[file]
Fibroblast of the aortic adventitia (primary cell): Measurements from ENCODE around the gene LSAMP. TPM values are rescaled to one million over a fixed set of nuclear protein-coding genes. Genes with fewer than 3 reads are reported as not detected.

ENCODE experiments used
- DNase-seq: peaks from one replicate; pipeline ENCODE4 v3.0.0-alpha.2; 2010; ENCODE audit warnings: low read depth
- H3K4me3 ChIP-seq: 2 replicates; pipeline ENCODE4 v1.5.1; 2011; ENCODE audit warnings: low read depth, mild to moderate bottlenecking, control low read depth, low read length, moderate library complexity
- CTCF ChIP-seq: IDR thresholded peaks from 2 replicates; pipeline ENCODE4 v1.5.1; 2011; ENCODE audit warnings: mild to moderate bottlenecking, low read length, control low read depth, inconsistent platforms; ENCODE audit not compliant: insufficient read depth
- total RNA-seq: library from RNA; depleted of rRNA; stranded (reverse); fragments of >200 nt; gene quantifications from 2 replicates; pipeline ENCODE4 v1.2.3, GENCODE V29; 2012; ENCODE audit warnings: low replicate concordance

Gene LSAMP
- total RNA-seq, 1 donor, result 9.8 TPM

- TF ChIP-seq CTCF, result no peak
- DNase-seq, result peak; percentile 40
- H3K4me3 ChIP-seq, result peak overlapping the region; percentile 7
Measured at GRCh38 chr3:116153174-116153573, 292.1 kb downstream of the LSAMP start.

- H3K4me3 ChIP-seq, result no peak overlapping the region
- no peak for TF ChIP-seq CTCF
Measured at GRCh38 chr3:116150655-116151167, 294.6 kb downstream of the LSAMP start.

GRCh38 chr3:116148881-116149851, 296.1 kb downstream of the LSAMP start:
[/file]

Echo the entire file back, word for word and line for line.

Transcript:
Fibroblast of the aortic adventitia (primary cell): Measurements from ENCODE around the gene LSAMP. TPM values are rescaled to one million over a fixed set of nuclear protein-coding genes. Genes with fewer than 3 reads are reported as not detected.

ENCODE experiments used
- DNase-seq: peaks from one replicate; pipeline ENCODE4 v3.0.0-alpha.2; 2010; ENCODE audit warnings: low read depth
- H3K4me3 ChIP-seq: 2 replicates; pipeline ENCODE4 v1.5.1; 2011; ENCODE audit warnings: low read depth, mild to moderate bottlenecking, control low read depth, low read length, moderate library complexity
- CTCF ChIP-seq: IDR thresholded peaks from 2 replicates; pipeline ENCODE4 v1.5.1; 2011; ENCODE audit warnings: mild to moderate bottlenecking, low read length, control low read depth, inconsistent platforms; ENCODE audit not compliant: insufficient read depth
- total RNA-seq: library from RNA; depleted of rRNA; stranded (reverse); fragments of >200 nt; gene quantifications from 2 replicates; pipeline ENCODE4 v1.2.3, GENCODE V29; 2012; ENCODE audit warnings: low replicate concordance

Gene LSAMP
- total RNA-seq, 1 donor, result 9.8 TPM

- TF ChIP-seq CTCF, result no peak
- DNase-seq, result peak; percentile 40
- H3K4me3 ChIP-seq, result peak overlapping the region; percentile 7
Measured at GRCh38 chr3:116153174-116153573, 292.1 kb downstream of the LSAMP start.

- H3K4me3 ChIP-seq, result no peak overlapping the region
- no peak for TF ChIP-seq CTCF
Measured at GRCh38 chr3:116150655-116151167, 294.6 kb downstream of the LSAMP start.

GRCh38 chr3:116148881-116149851, 296.1 kb downstream of the LSAMP start: